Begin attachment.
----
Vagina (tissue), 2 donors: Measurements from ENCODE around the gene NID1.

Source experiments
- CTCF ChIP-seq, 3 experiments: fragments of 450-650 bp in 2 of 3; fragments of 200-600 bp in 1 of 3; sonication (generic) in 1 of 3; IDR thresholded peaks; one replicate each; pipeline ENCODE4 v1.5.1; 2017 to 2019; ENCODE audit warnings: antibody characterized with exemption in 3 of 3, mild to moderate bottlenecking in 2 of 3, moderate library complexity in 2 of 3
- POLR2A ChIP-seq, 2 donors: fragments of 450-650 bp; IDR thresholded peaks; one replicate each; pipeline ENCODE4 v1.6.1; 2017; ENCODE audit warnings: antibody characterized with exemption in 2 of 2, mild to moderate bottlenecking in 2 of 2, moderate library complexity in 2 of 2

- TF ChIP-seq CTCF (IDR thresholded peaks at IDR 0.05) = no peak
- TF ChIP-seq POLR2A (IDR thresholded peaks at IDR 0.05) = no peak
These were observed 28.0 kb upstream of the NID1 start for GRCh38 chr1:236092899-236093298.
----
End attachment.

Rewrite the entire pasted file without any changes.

Vagina (tissue), 2 donors: Measurements from ENCODE around the gene NID1.

Source experiments
- CTCF ChIP-seq, 3 experiments: fragments of 450-650 bp in 2 of 3; fragments of 200-600 bp in 1 of 3; sonication (generic) in 1 of 3; IDR thresholded peaks; one replicate each; pipeline ENCODE4 v1.5.1; 2017 to 2019; ENCODE audit warnings: antibody characterized with exemption in 3 of 3, mild to moderate bottlenecking in 2 of 3, moderate library complexity in 2 of 3
- POLR2A ChIP-seq, 2 donors: fragments of 450-650 bp; IDR thresholded peaks; one replicate each; pipeline ENCODE4 v1.6.1; 2017; ENCODE audit warnings: antibody characterized with exemption in 2 of 2, mild to moderate bottlenecking in 2 of 2, moderate library complexity in 2 of 2

- TF ChIP-seq CTCF (IDR thresholded peaks at IDR 0.05) = no peak
- TF ChIP-seq POLR2A (IDR thresholded peaks at IDR 0.05) = no peak
These were observed 28.0 kb upstream of the NID1 start for GRCh38 chr1:236092899-236093298.